The Atlantic’s second storm of the year may be developing over the Yucatan Peninsula, with the potential to reach Texas and Louisiana and flood Houston for the second time in a month.
Thunderstorms moving northwest from the Yucatan along the east of Mexico have an 80 percent chance of becoming tropical system by Tuesday, according to a statement issued at 2am New York time from the U.S National Hurricane Center in Miami. If the storm develops it would become Bill, the second of the Atlantic season.
“Interests in and along the northwestern Gulf of Mexico should monitor the progress of this system,” the NHC said on its website. “Tropical storm conditions are possible along portions of the middle and upper Texas cost and western Louisiana coast Monday night and Tuesday.”
Royal Dutch Shell PLC is removing some non-essential workers from the Gulf of Mexico, Ray Fisher, a spokesman for the company, said in an e-mail. It doesn’t expect the weather to affect operations, he said.
There’s a chance the storm will come ashore anywhere from Corpus Christi, Texas, to Lake Charles, Louisiana, if it develops, said Evan Duffy a meteorologist at AccuWeather Inc. in State Collage, Pennsylvania. The forecast models will be able to give a more accurate outlook once an actual canter forms.
Regardless of its chances of becoming a named system, which happens when its winds reach 39 miles per hour, rain may reach Texas in a few days, According to Duffy.
Source: Insurance Journal, June 15th, 2015
The year’s first forecast for the 2015 hurricane season predicts a considerably below-average season this year, with 7 named storms, 3 hurricanes and 1 major hurricane at category 3 strength or higher.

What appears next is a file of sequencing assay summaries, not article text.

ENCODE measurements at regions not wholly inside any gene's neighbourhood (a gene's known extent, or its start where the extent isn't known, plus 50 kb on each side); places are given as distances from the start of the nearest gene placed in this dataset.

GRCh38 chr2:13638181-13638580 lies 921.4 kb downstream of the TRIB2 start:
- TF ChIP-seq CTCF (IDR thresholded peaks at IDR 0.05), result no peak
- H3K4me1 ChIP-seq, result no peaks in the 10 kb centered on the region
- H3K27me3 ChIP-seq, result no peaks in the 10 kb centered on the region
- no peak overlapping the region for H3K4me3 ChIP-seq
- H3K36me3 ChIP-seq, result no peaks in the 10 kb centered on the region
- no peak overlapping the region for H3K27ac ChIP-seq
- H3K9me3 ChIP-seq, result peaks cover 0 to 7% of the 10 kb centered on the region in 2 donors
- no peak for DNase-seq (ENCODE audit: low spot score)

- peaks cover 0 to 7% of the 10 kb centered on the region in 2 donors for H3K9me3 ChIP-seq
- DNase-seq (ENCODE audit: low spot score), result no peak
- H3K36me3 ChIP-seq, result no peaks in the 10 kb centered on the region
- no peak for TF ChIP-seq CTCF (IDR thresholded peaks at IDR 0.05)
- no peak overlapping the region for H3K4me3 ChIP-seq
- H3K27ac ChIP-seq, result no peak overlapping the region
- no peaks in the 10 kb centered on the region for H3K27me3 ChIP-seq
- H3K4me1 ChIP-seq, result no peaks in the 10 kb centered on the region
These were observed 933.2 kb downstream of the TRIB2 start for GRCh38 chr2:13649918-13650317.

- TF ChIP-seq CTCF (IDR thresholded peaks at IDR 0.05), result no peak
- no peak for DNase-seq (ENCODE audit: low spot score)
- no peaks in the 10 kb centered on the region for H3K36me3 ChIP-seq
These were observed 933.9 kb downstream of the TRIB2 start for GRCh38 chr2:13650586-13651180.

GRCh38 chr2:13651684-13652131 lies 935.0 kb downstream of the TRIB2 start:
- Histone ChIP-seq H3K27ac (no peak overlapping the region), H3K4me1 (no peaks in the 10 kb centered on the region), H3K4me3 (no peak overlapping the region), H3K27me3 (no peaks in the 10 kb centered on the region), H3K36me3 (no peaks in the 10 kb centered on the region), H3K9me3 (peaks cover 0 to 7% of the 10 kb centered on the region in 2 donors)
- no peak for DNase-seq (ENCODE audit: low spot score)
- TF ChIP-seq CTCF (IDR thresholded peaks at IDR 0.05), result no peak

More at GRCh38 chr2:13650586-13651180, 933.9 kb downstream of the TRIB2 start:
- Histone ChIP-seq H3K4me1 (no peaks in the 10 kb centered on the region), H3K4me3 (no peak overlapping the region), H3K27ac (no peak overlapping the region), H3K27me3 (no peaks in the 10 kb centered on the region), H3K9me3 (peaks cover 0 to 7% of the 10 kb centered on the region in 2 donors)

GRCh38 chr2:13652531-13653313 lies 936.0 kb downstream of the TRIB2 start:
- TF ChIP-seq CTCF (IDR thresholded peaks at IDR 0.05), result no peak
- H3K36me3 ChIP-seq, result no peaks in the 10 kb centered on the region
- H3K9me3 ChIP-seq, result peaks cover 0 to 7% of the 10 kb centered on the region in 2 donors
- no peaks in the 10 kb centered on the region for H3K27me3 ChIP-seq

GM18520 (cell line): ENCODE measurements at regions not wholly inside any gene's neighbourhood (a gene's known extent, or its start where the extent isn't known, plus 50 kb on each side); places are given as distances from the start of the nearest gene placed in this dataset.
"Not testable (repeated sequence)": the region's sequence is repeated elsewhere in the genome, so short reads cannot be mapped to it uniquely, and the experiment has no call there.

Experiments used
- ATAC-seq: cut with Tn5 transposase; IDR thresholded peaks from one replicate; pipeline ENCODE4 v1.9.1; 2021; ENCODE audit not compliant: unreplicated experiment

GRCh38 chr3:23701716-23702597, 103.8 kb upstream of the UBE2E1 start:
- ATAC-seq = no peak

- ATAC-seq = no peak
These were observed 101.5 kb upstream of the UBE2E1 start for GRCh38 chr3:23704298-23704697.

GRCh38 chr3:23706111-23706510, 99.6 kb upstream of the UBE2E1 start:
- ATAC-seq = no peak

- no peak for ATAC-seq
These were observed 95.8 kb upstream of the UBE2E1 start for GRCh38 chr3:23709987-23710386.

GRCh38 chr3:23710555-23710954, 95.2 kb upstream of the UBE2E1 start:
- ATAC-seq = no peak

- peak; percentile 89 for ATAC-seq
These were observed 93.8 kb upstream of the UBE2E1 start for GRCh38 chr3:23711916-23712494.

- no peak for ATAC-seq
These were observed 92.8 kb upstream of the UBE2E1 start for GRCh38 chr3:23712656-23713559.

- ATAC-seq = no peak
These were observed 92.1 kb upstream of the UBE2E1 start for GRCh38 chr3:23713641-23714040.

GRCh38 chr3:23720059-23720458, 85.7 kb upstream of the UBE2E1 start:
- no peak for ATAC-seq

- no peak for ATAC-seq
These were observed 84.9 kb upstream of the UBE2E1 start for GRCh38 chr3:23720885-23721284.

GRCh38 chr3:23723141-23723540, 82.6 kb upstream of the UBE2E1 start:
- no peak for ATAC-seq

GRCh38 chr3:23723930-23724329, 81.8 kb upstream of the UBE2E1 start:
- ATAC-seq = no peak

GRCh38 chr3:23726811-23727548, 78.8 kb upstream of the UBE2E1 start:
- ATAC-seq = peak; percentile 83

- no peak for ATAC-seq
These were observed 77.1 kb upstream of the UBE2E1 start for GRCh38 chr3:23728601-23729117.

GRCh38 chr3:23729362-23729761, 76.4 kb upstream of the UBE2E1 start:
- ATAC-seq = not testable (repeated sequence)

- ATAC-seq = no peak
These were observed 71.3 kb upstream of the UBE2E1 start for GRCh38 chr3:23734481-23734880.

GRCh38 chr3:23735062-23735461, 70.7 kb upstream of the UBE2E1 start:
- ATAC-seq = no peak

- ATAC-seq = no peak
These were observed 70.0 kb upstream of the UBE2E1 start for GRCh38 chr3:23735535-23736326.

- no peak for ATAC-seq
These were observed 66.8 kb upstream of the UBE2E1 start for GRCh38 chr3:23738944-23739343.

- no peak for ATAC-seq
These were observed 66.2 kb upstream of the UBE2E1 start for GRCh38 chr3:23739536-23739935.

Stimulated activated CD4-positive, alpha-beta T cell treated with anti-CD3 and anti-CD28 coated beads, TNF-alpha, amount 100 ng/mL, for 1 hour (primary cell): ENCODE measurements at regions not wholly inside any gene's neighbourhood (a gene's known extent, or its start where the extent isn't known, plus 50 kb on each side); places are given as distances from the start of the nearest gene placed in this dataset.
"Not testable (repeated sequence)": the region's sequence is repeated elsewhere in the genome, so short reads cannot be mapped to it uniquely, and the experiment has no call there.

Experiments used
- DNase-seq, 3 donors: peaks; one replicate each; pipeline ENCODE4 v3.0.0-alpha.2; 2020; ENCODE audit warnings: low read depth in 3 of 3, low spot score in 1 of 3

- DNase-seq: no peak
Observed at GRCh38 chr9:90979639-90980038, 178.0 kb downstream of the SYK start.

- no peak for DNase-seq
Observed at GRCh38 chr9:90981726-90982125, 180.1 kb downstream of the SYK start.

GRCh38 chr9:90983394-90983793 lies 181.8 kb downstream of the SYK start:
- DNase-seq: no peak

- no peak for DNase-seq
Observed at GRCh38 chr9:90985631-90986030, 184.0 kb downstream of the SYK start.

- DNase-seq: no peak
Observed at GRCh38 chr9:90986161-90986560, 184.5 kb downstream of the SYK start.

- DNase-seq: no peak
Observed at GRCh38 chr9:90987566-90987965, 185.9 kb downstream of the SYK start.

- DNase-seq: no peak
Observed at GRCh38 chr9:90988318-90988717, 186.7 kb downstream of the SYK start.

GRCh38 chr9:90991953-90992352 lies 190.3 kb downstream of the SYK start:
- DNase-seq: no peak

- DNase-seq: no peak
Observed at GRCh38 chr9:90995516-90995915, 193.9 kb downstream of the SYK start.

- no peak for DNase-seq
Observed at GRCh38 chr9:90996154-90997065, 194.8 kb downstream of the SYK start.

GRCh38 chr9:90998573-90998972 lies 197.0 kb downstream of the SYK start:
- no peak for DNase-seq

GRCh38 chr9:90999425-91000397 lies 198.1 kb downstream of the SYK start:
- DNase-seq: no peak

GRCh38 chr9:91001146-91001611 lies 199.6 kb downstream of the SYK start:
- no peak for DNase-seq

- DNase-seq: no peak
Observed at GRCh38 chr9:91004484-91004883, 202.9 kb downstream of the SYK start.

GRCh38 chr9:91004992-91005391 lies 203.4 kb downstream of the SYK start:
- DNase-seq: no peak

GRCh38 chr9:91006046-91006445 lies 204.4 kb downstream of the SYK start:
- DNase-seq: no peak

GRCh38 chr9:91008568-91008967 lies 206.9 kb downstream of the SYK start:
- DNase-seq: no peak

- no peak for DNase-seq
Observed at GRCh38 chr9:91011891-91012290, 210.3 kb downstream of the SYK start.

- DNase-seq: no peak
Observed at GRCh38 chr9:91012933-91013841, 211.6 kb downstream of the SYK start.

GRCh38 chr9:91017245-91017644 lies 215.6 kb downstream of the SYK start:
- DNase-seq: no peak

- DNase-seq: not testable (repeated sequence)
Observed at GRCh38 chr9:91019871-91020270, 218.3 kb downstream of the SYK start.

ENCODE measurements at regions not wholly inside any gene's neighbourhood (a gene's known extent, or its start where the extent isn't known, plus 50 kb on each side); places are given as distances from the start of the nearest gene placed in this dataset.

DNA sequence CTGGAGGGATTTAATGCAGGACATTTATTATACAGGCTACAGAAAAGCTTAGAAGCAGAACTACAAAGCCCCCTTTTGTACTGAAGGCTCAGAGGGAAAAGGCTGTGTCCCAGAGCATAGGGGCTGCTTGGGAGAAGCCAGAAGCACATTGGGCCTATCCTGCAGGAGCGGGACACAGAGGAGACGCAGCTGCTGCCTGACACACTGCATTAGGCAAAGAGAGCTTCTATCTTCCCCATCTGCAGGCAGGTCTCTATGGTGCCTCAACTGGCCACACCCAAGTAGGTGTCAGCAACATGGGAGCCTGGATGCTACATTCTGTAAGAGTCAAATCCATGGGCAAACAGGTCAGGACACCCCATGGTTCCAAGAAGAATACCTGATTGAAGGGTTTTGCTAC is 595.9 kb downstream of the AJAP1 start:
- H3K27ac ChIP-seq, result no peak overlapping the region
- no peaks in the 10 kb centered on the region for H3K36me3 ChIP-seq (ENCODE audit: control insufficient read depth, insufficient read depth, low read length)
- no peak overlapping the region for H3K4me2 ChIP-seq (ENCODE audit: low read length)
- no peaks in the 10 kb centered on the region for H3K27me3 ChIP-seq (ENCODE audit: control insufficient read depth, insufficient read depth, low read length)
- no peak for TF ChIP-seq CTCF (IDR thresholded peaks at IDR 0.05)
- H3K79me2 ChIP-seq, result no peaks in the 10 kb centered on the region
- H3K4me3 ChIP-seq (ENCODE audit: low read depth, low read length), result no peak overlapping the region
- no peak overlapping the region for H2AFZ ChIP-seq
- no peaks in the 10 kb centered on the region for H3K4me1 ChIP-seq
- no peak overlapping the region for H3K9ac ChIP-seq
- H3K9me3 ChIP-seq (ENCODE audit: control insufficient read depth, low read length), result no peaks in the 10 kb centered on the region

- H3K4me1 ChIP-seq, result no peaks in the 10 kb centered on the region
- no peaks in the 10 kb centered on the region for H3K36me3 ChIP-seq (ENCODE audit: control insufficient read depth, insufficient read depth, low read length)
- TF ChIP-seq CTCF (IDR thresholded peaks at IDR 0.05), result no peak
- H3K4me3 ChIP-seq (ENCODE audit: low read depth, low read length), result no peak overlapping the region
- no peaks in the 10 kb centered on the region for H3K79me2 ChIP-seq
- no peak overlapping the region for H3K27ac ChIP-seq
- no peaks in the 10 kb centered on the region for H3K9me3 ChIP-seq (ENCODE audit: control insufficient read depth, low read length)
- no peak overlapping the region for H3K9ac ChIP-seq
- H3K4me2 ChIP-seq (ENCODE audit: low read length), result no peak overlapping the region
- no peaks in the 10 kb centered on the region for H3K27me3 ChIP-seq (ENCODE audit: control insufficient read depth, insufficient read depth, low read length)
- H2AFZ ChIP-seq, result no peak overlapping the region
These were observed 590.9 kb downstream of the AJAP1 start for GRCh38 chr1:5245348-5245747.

The 2015 Hurricane Seasonal Outlook, recently released by Dr. Phil Klotzback and Dr. Bill Gray at Colorado State University, is the lowest tropical season forecast the university has ever issued.
The forecast from the CSU team comes on the heels of one of the quietest hurricane seasons on record. Only eight storms were named in 2014. Six of those became hurricanes.
An average tropical season in the Atlantic contains roughly 12 named storms, 7 of which become hurricanes, and 3 that intensify to major hurricanes.
The Colorado State forecasters said the reason for their below-average forecast was due in part to the onset of El Niño, which is projected to strengthen throughout hurricane season. El Niño is the abnormal warming of the Pacific Ocean waters, which in turn causes cooler conditions in the Atlantic, making it less favorable for tropical development.
El Niño conditions also promote a stronger vertical wind shear in the Atlantic, making it more difficult for tropical cyclones to develop. In contrast, the presence of El Niño can lead to a more active tropical season for the Pacific Ocean.
The seasonal outlook is for the entire Atlantic Basin.
Any resident of a coastal area can tell you what June 1st means – it’s the beginning of hurricane season. With the date right around the corner, it’s an ideal time to build an emergency survival kit to ensure you’re ready in the event of a hurricane. According to www.ready.gov, here is a list of essential items to include in your kit:
Make sure to monitor expiration dates on canned food and restock as needed. It’s also a good idea to reassess your kit every year, as family’s needs change.
You may already have some of the basic emergency kit items in your home. The key is to make sure they are organized, easy to find, and easy to carry. If you are a Louisiana policyholder, and you need to purchase items, the 2015 Louisiana Hurricane Preparedness Sales Tax Holiday is Saturday, May 30th and Sunday, May 31st. During this annual holiday, consumers can make tax-free purchases on the first $1,500 of the sales price on a variety of supplies. To view a full list of tax-free items, visit www.revenue.louisiana.gov. Unfortunately, South Carolina doesn’t offer a similar tax holiday.
For additional suggestions to help you prepare for hurricane season, visit the Insurance Institute for Business and Home Safety website at www.disastersafety.org/hurricane.
NOAA has designed the week of May 24th – May 30th as Hurricane Preparedness Week and urges everyone to use this time to prepare, plan and know your evacuation zone. Visit www.nhc.noaa.gov for more information. While forecasters have predicted a quieter than normal hurricane season in 2015, it’s always important to be ready with a plan and supplies so you’re ready if disaster strikes.